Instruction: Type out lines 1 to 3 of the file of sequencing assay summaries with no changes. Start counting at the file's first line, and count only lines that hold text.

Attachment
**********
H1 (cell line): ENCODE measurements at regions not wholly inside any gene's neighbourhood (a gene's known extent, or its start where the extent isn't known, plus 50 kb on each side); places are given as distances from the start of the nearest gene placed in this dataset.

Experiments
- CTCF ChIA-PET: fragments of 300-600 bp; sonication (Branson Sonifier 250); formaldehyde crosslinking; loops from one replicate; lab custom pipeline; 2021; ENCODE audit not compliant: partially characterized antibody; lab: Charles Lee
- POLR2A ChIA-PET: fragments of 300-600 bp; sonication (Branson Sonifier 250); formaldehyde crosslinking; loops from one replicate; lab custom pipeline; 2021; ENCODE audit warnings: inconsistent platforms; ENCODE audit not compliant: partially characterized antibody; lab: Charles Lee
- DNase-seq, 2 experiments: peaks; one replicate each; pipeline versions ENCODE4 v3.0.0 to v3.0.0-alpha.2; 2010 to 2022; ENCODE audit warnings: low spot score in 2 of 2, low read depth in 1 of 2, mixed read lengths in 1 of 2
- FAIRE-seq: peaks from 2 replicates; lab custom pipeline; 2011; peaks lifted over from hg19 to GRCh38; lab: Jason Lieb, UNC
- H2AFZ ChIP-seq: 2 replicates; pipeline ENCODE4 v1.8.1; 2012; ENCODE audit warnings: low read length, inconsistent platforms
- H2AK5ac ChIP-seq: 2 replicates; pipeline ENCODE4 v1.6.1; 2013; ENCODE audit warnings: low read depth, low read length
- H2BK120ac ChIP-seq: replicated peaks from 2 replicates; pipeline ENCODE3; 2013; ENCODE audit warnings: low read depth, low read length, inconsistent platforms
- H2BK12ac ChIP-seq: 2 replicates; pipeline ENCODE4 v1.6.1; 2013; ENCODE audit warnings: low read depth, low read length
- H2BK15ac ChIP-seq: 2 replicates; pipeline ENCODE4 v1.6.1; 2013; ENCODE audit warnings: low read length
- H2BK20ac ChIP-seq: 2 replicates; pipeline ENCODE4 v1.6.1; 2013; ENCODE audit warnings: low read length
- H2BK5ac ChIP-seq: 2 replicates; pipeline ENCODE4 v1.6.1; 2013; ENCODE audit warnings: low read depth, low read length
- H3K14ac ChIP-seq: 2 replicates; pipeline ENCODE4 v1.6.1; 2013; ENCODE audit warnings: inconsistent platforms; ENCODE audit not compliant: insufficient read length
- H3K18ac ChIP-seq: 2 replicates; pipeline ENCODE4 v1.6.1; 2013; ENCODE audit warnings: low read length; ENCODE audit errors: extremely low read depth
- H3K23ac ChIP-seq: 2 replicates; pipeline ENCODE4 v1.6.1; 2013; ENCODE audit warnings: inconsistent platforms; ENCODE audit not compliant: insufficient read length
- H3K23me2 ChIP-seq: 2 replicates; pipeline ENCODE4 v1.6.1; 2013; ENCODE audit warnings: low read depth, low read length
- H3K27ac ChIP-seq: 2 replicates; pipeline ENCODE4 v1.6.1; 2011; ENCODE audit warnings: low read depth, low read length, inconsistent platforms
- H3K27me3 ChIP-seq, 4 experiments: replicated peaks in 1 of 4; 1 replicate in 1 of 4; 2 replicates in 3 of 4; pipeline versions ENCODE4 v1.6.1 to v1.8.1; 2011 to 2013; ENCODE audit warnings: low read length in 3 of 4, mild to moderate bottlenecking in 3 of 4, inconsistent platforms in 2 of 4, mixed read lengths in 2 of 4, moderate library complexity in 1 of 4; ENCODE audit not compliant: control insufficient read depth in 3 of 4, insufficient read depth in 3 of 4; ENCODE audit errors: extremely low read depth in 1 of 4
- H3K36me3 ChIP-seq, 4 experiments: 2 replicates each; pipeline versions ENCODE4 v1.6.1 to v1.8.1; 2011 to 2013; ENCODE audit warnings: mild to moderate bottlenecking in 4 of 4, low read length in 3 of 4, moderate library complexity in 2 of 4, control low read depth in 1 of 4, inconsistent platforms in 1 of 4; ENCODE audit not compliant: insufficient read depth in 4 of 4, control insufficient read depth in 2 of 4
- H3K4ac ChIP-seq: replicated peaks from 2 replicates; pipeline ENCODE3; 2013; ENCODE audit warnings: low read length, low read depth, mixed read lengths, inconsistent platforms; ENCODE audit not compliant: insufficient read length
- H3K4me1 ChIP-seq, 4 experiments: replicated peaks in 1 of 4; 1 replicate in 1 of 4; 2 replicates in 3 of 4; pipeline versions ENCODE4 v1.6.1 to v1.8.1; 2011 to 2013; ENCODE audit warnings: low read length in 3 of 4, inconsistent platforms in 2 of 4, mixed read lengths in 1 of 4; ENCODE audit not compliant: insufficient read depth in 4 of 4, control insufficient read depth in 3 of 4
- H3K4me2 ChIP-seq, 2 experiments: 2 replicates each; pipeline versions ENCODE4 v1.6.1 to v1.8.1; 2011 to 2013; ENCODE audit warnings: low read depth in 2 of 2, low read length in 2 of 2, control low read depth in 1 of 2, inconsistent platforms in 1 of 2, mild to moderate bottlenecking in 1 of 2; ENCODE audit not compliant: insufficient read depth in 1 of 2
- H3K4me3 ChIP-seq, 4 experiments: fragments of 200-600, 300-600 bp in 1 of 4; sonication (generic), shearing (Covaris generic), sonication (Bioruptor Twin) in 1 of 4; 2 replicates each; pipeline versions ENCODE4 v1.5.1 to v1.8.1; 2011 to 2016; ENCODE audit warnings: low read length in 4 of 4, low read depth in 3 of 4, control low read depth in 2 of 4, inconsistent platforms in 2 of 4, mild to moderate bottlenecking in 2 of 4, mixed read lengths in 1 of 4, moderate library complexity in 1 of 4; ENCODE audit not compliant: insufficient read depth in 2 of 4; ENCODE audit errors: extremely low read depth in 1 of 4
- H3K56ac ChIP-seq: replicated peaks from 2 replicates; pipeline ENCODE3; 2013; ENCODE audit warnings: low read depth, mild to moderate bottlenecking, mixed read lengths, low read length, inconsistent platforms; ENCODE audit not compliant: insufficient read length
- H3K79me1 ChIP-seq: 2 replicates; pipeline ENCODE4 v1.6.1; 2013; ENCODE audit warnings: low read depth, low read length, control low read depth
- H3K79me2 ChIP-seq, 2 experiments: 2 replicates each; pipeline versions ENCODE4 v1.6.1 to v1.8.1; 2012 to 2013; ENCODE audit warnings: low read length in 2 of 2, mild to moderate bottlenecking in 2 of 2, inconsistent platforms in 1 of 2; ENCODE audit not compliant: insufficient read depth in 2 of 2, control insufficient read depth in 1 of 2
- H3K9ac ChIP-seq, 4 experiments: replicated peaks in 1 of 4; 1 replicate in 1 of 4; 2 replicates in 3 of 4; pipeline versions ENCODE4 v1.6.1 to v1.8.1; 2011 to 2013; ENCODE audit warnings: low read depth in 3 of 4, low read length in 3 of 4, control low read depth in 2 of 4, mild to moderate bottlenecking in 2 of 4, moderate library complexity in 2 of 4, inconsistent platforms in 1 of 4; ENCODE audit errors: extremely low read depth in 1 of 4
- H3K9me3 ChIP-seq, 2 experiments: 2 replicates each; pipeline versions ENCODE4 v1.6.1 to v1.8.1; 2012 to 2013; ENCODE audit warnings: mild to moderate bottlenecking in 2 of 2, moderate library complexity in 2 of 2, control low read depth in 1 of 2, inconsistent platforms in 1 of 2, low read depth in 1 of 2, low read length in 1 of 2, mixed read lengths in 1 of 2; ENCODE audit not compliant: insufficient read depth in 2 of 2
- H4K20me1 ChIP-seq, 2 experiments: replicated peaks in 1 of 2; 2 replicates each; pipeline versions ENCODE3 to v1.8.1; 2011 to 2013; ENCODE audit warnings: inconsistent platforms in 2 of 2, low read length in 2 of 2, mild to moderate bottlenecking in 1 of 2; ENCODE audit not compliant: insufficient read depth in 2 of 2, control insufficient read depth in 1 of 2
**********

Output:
H1 (cell line): ENCODE measurements at regions not wholly inside any gene's neighbourhood (a gene's known extent, or its start where the extent isn't known, plus 50 kb on each side); places are given as distances from the start of the nearest gene placed in this dataset.

Experiments
- CTCF ChIA-PET: fragments of 300-600 bp; sonication (Branson Sonifier 250); formaldehyde crosslinking; loops from one replicate; lab custom pipeline; 2021; ENCODE audit not compliant: partially characterized antibody; lab: Charles Lee